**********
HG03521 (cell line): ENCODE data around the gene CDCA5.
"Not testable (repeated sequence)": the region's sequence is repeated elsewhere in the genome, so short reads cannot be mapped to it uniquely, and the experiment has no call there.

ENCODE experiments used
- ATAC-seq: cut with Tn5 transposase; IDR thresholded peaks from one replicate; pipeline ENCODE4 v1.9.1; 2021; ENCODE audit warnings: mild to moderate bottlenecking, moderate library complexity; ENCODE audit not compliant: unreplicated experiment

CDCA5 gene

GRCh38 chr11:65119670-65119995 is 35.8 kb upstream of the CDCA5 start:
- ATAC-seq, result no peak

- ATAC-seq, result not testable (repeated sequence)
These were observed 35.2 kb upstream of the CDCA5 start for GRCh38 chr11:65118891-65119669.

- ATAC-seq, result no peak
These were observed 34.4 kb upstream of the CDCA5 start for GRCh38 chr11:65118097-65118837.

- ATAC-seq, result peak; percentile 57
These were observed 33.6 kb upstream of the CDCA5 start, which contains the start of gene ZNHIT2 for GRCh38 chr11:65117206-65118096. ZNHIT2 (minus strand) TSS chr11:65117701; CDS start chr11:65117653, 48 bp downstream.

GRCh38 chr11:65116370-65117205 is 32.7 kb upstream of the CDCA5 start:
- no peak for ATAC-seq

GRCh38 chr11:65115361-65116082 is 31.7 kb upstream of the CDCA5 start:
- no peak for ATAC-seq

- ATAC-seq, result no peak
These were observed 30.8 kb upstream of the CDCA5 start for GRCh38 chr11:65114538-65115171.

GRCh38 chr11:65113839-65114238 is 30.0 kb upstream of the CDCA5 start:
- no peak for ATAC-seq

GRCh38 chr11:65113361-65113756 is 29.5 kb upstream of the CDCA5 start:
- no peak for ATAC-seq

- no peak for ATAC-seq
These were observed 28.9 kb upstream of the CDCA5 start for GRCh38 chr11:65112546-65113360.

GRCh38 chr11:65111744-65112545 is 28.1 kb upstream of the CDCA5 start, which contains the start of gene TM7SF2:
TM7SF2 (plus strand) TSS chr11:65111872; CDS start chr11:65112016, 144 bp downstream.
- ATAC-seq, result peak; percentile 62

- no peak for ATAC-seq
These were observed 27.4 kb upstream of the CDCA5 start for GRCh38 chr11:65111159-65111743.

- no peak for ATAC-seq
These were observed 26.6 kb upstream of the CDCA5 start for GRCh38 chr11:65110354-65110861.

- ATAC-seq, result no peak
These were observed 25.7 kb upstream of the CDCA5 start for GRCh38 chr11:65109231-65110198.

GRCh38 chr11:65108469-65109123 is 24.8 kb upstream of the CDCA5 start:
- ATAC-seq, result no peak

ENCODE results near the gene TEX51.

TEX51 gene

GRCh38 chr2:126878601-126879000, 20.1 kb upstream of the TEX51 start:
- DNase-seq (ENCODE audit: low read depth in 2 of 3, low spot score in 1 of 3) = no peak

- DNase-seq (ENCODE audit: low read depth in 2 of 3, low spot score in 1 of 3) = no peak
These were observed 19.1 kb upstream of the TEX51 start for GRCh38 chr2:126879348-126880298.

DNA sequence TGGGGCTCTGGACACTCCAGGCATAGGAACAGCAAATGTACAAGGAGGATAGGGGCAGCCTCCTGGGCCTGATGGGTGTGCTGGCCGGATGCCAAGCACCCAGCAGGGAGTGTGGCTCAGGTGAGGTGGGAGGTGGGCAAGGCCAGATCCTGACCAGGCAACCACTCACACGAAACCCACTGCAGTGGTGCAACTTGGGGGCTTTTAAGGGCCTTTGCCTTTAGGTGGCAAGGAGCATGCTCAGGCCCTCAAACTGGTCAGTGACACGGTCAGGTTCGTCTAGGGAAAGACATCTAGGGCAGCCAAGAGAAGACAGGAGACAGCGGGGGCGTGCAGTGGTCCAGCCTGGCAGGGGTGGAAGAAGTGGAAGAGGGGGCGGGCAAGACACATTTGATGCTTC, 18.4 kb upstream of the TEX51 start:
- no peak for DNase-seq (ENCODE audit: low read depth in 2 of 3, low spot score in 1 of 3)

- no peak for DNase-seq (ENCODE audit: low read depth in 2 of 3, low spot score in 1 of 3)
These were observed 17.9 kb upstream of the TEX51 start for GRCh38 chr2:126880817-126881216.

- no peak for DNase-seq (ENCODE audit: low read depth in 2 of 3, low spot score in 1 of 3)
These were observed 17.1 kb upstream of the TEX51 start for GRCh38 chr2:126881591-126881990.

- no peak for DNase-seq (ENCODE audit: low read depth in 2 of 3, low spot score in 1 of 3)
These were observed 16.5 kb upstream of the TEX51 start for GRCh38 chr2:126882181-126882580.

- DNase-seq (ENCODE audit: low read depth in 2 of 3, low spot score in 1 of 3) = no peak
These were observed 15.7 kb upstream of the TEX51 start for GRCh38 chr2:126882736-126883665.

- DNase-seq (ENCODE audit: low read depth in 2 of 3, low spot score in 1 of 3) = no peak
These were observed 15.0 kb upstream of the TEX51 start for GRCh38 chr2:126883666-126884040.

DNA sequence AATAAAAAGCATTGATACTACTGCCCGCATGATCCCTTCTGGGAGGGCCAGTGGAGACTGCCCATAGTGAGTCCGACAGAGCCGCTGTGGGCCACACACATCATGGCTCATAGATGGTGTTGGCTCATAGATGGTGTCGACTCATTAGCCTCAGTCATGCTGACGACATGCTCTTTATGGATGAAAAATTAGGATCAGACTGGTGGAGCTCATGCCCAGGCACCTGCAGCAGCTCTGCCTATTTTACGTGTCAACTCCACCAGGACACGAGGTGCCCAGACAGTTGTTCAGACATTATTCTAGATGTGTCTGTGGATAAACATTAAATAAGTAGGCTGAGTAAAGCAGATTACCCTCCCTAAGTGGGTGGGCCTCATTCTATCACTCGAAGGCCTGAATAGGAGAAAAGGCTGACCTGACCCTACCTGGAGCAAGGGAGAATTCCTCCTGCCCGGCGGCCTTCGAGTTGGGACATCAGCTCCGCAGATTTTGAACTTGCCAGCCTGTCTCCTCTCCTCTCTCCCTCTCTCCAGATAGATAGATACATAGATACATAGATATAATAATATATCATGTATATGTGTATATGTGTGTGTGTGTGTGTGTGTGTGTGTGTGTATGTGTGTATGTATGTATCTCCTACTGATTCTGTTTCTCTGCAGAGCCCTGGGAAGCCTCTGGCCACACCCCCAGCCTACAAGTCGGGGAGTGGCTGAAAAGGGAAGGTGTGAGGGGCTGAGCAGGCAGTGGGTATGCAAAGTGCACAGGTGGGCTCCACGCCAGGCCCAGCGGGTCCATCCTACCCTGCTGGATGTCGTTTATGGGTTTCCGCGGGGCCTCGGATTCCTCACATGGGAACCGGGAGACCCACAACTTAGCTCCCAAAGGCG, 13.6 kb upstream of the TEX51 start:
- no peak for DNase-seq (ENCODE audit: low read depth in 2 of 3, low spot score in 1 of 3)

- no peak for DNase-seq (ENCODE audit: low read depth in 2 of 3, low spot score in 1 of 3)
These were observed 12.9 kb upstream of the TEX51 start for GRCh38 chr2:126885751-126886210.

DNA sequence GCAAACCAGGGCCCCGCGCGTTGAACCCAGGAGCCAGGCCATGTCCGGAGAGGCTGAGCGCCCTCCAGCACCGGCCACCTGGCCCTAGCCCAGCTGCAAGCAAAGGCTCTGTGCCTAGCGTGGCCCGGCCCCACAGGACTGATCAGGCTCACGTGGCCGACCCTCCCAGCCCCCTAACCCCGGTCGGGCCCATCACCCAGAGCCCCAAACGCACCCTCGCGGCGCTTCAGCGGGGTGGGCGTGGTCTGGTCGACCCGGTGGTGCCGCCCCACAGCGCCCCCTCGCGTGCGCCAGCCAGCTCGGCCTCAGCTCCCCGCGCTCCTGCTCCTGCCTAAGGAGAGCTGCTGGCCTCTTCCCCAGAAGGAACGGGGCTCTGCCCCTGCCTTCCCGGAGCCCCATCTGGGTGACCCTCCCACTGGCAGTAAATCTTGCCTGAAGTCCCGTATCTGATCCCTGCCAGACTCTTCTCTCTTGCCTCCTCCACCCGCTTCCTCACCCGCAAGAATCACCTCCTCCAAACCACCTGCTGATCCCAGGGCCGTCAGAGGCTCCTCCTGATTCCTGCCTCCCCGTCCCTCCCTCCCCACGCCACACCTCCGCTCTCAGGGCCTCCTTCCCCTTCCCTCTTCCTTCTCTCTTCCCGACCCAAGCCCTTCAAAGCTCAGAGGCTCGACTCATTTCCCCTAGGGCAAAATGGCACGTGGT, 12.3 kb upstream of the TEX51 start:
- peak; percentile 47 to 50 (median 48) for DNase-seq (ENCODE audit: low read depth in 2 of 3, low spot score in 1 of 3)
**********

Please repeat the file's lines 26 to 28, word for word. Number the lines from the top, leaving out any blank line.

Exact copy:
GRCh38 chr11:65111744-65112545 is 28.1 kb upstream of the CDCA5 start, which contains the start of gene TM7SF2:
TM7SF2 (plus strand) TSS chr11:65111872; CDS start chr11:65112016, 144 bp downstream.
- ATAC-seq, result peak; percentile 62